• Mon
  • Apr 21, 2014
  • Updated: 4:49pm

Elephant's rescue pulls in jumbo donations

PUBLISHED : Sunday, 03 June, 2012, 12:00am
UPDATED : Sunday, 03 June, 2012, 12:00am

A Hong Kong charity that rescued a badly injured, three-tonne elephant from a life of misery on the streets of Cambodia had a rush of donations after its work was highlighted by the Sunday Morning Post.

Now the Elephant Animal Rescue and Survival Foundation (EARS) run by expatriate Louise Rogerson is preparing to rescue more animals with the support of well-wishers who have donated tens of thousands of dollars.

Rogerson made headlines when she saved a famous female elephant called Sombo, who for 20 years gave rides to tourists around the Wat Phnom temple in Phnom Penh, leaving her feet horribly deformed.

After months of negotiation with government officials and the animal's owners and with the help of Ocean Park's chief veterinarian Paolo Martelli, Rogerson arranged for the 52-year-old elephant to have a dignified retirement in a new home near the Cambodian capital.

Following the Post's report in March, donations poured in and the Clearwater Bay Equestrian and Education Centre said it would sponsor Sombo's upkeep for a year, at a cost of about US$7,200.

'The response has been overwhelming both in Hong Kong and internationally,' Rogerson said. 'The money raised allowed EARS to fund a purpose-built medical centre, pay for all Sombo's veterinary care and build her a pool.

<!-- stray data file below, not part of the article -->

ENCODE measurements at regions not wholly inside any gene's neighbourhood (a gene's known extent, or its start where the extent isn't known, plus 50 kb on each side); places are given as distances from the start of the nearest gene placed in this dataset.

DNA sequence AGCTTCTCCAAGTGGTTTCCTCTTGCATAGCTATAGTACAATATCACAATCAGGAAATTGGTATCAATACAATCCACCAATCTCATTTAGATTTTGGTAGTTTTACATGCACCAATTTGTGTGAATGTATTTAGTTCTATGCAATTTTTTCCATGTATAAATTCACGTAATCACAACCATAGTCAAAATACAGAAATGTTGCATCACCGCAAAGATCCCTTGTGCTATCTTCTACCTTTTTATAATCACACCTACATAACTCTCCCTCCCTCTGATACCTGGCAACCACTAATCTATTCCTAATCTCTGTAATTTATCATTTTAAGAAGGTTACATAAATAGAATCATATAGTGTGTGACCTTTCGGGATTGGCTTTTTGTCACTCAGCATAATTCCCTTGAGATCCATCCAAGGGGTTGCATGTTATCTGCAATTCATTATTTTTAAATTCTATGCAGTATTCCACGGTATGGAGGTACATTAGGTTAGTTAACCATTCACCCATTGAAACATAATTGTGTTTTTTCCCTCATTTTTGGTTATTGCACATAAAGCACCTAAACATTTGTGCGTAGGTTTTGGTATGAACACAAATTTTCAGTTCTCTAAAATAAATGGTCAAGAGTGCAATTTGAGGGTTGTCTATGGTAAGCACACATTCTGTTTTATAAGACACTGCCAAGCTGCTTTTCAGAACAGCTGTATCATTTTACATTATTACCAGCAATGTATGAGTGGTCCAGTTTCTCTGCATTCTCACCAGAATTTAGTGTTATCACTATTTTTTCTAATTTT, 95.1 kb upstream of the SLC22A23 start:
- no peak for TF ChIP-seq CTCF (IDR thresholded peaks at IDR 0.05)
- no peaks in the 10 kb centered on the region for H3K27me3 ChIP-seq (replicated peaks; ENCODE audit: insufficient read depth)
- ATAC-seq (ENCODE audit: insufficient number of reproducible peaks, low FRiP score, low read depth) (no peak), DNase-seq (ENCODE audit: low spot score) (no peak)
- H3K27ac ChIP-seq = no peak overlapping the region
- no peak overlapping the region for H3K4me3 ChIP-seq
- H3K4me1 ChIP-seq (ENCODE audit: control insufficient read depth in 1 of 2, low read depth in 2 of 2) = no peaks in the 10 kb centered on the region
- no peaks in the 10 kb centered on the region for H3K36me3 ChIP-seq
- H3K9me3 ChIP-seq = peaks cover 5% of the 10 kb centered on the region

'When it is built, the pool will not only allow her to bathe in water for the first time in many weeks, but will also take the weight off her painfully abscessed feet and help her recovery.

'We have a daily medical programme in place and Sombo's feet are showing improvement.'

She said the Post's coverage not only promoted support for Sombo, but also educated the public about conditions endured by elephants used in tourism throughout Asia.

Now, aided by an anonymous HK$20,000 donation from Hong Kong, Rogerson plans to rescue two elephants being kept in appalling conditions in a Cambodian zoo.

EARS has arranged with the zoo to care for the elephants and the HK$20,000 will fund the building of a bigger, new enclosure for them.

'These elephants have lived a life of near starvation at this horrendous zoo for more than a decade,' Rogerson said.

As well providing better housing and food for the elephants, EARS is teaming up with a local charity to convert the zoo into a wildlife conservation and education centre.

Visit www.earsasia.org for updates on Sombo's progress.

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